It’s also the foundation for power and other forms of repeated movement proficiency.
Bodybuilding-style training is a great part of the General Physical Preparation (GPP) used in strength training and sports conditioning. It helps keep tendons and ligaments safe, protecting you from a short gap in training and the long-term missed training that comes with injury.
Bodybuilding is also useful on the other side – when rehabilitating an injury.
Building strength and using higher reps is a great way to support the recovery of injured tissues – as long as the load and rest/sleep are appropriate!
How Strength Training Works
Strength training is a fun and engaging part of the bodybuilding experience. It’s a way of testing yourself and overlaps with the constant progressive overload you’re using to build muscle mass.
There’s no way to ignore the fact that getting bigger and stronger often happens together – and they’re both very rewarding. When you’re practicing strength exercises regularly, you’ll inevitably get stronger – and some people enjoy combining the two.
Supporting Long-Term Muscle Gains
Stronger people have a chance to lift more weight, and their total volume – the main factor for bodybuilding progress – will often be higher.
There’s more effect to performing a set of 10 squats with 200kg than 140kg. The difference here is enormous and stronger people will be able to unlock more effective muscle-building workouts simply because they’re stronger!
Building a ‘foundation of strength’ is a common approach – especially during the early days.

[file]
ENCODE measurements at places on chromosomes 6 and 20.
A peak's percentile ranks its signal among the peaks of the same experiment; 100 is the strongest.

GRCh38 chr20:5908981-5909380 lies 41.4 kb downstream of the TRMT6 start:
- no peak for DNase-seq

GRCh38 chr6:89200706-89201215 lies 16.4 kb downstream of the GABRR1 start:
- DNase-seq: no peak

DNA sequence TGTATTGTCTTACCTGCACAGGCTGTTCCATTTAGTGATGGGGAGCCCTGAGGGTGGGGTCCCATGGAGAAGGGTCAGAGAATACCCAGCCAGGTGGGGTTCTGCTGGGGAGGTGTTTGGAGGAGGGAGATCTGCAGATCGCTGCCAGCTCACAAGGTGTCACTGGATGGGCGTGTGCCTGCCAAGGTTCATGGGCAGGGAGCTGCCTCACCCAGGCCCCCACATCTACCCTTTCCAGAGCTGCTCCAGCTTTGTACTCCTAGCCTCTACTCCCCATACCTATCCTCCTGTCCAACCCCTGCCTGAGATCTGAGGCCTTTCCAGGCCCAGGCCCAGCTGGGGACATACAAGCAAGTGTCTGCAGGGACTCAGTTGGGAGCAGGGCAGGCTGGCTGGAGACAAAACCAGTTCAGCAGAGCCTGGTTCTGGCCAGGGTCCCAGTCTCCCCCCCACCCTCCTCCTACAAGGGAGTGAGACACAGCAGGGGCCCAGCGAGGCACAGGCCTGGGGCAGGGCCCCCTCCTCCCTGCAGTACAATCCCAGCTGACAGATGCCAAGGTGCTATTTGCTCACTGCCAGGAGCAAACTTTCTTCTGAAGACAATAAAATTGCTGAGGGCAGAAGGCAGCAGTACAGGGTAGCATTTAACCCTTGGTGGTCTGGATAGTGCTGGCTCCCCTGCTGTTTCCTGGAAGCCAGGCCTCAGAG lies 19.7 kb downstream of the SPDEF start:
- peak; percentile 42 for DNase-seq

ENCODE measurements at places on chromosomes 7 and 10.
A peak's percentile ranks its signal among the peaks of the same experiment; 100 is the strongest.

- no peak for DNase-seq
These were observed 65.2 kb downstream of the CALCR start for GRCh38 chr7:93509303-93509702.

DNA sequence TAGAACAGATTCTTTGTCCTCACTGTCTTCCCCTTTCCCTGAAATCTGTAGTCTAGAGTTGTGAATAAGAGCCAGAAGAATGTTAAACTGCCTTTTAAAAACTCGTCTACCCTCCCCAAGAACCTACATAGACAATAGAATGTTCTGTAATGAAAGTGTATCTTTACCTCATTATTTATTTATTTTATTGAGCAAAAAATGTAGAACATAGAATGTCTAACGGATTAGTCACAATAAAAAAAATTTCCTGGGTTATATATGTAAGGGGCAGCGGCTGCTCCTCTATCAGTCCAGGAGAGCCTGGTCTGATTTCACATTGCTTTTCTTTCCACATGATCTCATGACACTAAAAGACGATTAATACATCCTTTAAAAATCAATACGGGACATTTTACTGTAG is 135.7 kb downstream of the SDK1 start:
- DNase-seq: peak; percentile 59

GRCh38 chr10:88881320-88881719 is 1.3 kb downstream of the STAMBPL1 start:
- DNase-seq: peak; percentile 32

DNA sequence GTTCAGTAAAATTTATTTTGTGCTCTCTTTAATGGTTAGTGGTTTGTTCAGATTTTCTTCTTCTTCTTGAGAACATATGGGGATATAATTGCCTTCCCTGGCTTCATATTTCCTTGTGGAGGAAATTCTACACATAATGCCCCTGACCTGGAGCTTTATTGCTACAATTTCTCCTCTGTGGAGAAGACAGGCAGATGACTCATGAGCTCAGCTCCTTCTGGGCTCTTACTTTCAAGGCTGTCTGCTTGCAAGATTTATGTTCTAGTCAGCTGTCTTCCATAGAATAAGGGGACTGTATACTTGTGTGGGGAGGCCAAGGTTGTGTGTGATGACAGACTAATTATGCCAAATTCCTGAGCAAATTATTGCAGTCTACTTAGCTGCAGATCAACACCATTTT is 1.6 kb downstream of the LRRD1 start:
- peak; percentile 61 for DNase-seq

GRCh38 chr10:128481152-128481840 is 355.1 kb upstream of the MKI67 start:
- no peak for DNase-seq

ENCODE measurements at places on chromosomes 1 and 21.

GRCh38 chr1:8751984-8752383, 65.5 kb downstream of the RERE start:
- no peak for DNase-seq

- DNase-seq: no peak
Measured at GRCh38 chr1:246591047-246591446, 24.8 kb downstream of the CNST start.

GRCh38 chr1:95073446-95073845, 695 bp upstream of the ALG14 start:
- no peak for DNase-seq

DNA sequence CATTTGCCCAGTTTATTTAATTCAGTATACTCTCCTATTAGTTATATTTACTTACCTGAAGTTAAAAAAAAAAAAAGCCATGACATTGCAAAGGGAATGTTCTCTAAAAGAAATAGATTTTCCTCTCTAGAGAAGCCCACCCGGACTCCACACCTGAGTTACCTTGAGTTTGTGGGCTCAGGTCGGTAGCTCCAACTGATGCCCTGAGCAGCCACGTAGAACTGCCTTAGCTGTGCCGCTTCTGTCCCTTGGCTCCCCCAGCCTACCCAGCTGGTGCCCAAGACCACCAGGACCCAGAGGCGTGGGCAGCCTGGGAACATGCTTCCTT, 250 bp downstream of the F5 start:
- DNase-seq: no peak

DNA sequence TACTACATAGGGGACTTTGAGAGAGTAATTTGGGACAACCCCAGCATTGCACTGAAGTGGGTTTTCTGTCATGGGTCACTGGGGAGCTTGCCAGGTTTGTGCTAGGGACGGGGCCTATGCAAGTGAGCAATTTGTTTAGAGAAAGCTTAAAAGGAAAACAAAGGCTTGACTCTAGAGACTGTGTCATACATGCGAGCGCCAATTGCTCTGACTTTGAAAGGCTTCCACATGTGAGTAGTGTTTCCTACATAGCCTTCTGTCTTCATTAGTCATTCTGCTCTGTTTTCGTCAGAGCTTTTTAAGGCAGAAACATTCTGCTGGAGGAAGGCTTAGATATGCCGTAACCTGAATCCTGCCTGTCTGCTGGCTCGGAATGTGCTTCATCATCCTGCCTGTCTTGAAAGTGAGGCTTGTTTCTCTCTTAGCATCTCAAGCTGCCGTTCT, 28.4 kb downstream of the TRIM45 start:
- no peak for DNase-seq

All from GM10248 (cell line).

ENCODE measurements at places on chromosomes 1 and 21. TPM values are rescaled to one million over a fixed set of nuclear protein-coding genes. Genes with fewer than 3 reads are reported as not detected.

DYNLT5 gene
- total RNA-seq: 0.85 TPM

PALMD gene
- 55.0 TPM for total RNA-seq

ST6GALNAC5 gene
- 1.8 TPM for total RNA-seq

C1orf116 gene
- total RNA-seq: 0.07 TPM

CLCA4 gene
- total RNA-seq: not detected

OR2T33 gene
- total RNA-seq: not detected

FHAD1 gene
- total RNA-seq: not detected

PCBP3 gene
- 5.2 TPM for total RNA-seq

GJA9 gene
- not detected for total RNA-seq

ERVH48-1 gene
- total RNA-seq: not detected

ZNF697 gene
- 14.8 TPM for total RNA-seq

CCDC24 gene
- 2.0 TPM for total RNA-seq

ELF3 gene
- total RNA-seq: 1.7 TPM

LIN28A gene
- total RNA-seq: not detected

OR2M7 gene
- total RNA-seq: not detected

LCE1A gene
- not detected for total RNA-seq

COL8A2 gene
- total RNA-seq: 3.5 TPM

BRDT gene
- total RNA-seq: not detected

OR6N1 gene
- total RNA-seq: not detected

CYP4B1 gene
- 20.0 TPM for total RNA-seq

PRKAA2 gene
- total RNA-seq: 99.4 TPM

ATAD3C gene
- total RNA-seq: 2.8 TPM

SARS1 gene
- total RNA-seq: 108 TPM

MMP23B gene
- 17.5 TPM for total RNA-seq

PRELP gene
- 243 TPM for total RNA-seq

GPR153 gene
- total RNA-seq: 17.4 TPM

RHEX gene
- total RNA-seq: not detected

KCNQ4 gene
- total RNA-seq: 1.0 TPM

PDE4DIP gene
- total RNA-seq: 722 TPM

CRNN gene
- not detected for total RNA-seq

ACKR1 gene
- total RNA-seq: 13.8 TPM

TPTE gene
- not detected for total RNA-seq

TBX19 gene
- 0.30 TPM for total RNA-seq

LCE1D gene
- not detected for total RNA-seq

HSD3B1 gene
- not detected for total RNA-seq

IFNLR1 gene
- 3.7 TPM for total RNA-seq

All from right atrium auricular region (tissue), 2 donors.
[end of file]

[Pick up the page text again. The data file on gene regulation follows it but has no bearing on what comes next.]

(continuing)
Programs that combine strength and size training are popular because beginners can make significant gains on both simultaneously. For the first 1-2 years of training, it can be beneficial to focus on strength – when you know you’re going to make muscular gains regardless.
Programs like MadCow, incorporating lower-rep and max-rep sets, are a good example of how beginners can improve easily in both fields.
Building Control and Neuromuscular Health
Strength is also an important part of the control of the body and the muscles that develop over time. Better strength in the whole body will provide a better opportunity to control, mobilize, and use muscles for bodybuilding.
Bodybuilders who are stronger and more in tune with their movement can benefit from the muscles they’re trying to develop. This comes from the quality of movement found in strength training, too.
Combining better strength, control, and movement-focus from strength training allows you to recruit muscles more effectively in the long term. This strength-mobility-control overlap is also key to preventing injury – where active control at higher speeds or higher force is essential to strength, muscle-building, and injury prevention.
What’s More Useful – Bodybuilding or Strength Training?
Bodybuilding doesn’t rely on strength training as much as the other way around.
However, strength is an important part of becoming a better bodybuilder, and working at higher intensities with more weight will transform the positive muscle-building effects of workouts.
It’s also a great way to capitalize on your work, while periods of strength training will help keep your body safe, healthy, strong, and ready to pick up more muscle-building volume.
This is most important early on in your training experience, where you can rapidly improve both your strength and size together.